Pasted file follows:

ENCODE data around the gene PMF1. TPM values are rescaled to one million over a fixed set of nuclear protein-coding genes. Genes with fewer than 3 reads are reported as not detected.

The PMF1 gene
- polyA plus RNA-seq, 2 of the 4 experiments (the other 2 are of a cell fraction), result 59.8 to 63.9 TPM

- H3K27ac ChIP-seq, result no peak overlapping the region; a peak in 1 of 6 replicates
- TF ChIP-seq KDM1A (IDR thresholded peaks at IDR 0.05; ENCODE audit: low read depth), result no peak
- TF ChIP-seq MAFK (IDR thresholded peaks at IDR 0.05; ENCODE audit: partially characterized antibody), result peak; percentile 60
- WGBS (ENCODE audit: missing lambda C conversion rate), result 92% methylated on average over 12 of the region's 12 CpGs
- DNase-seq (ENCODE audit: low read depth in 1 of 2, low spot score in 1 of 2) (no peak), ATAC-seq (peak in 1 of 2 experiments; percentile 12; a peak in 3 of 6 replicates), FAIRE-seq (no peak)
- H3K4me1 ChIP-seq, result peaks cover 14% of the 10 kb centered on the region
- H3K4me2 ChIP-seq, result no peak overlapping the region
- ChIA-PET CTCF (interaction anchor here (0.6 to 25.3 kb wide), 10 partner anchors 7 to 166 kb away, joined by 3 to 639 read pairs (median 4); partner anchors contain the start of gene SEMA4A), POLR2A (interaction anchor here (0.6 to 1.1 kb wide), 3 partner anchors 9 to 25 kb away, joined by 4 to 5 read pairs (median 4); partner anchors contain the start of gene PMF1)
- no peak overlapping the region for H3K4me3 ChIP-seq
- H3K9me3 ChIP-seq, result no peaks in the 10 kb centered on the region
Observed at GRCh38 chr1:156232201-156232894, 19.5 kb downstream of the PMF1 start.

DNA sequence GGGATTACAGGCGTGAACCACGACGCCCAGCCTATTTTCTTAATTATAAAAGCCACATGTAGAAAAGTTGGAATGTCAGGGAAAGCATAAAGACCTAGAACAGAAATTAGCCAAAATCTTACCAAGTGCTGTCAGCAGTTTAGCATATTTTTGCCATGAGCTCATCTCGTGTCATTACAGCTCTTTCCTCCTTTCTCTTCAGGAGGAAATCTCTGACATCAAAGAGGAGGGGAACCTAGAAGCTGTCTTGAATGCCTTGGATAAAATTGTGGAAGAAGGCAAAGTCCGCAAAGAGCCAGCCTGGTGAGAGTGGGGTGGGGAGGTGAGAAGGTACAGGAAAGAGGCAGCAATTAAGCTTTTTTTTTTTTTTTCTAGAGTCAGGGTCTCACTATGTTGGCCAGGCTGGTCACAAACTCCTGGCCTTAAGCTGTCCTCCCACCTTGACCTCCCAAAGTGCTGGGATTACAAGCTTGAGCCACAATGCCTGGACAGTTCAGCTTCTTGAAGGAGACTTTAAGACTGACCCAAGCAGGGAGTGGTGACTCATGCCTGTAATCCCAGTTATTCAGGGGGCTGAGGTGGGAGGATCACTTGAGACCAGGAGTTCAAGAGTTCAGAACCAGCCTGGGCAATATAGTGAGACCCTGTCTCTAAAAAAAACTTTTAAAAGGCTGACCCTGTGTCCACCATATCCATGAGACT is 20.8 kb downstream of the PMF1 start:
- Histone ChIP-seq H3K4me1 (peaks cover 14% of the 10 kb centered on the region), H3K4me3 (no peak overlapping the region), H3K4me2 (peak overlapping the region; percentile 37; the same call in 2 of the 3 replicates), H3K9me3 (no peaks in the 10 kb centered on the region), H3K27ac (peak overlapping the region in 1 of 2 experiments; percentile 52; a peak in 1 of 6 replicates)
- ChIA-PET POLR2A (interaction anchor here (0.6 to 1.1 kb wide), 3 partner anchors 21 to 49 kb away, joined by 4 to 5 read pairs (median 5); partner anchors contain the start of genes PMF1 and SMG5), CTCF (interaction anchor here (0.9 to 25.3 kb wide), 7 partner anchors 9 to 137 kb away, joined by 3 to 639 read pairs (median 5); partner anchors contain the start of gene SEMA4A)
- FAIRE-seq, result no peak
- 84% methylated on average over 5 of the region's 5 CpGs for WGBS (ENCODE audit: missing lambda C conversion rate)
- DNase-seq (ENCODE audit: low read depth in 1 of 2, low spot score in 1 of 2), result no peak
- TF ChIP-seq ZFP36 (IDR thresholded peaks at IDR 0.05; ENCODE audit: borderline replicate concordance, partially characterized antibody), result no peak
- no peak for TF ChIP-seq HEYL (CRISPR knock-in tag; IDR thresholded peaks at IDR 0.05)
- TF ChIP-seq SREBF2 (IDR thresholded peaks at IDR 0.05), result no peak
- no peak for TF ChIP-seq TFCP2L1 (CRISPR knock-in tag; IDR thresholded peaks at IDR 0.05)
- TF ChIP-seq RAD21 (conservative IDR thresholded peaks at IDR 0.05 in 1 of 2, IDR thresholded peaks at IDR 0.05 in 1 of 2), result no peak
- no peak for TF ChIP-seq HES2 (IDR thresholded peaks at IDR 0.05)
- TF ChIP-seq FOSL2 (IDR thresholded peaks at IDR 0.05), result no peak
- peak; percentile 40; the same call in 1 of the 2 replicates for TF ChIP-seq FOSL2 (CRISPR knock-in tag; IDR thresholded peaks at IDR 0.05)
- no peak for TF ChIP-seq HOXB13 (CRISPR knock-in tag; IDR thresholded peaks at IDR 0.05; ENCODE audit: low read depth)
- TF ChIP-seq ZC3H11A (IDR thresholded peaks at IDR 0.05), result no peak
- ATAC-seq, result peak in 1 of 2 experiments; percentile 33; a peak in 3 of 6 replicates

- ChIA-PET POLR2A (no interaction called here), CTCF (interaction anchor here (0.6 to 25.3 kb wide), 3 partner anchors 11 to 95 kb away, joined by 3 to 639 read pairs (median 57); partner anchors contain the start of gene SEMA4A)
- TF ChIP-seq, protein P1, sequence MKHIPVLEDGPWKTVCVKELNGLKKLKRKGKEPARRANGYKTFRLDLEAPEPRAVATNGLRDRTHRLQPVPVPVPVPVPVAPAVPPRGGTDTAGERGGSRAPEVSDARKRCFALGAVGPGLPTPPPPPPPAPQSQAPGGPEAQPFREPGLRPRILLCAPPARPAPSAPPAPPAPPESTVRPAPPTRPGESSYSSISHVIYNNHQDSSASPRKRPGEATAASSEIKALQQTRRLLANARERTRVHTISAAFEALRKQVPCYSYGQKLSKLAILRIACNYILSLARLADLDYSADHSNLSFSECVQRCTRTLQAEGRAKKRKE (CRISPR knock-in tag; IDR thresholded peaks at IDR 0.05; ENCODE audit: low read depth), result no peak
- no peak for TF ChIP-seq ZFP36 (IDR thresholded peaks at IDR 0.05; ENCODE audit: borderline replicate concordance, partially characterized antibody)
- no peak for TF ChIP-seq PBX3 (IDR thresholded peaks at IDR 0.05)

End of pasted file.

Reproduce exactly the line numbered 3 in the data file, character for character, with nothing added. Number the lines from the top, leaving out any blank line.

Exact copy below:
- polyA plus RNA-seq, 2 of the 4 experiments (the other 2 are of a cell fraction), result 59.8 to 63.9 TPM